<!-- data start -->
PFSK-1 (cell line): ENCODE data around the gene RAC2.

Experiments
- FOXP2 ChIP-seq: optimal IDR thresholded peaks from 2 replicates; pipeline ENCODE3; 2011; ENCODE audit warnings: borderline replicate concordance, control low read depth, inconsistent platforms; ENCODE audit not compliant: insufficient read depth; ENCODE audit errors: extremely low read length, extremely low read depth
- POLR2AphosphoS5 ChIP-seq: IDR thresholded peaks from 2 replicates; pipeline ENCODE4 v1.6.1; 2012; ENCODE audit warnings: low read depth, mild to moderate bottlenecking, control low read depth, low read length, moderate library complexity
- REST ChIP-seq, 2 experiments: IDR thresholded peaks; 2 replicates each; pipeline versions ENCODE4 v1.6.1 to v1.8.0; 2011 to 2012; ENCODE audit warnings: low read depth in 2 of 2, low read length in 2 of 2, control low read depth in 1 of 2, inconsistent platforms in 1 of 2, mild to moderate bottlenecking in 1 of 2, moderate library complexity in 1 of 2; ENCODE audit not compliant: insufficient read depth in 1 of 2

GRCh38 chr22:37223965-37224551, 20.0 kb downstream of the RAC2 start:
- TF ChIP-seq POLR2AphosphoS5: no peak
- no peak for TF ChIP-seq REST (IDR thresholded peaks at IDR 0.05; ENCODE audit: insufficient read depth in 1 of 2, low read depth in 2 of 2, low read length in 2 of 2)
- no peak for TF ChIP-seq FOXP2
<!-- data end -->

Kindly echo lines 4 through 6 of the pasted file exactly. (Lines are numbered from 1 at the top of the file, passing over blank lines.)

- POLR2AphosphoS5 ChIP-seq: IDR thresholded peaks from 2 replicates; pipeline ENCODE4 v1.6.1; 2012; ENCODE audit warnings: low read depth, mild to moderate bottlenecking, control low read depth, low read length, moderate library complexity
- REST ChIP-seq, 2 experiments: IDR thresholded peaks; 2 replicates each; pipeline versions ENCODE4 v1.6.1 to v1.8.0; 2011 to 2012; ENCODE audit warnings: low read depth in 2 of 2, low read length in 2 of 2, control low read depth in 1 of 2, inconsistent platforms in 1 of 2, mild to moderate bottlenecking in 1 of 2, moderate library complexity in 1 of 2; ENCODE audit not compliant: insufficient read depth in 1 of 2

GRCh38 chr22:37223965-37224551, 20.0 kb downstream of the RAC2 start: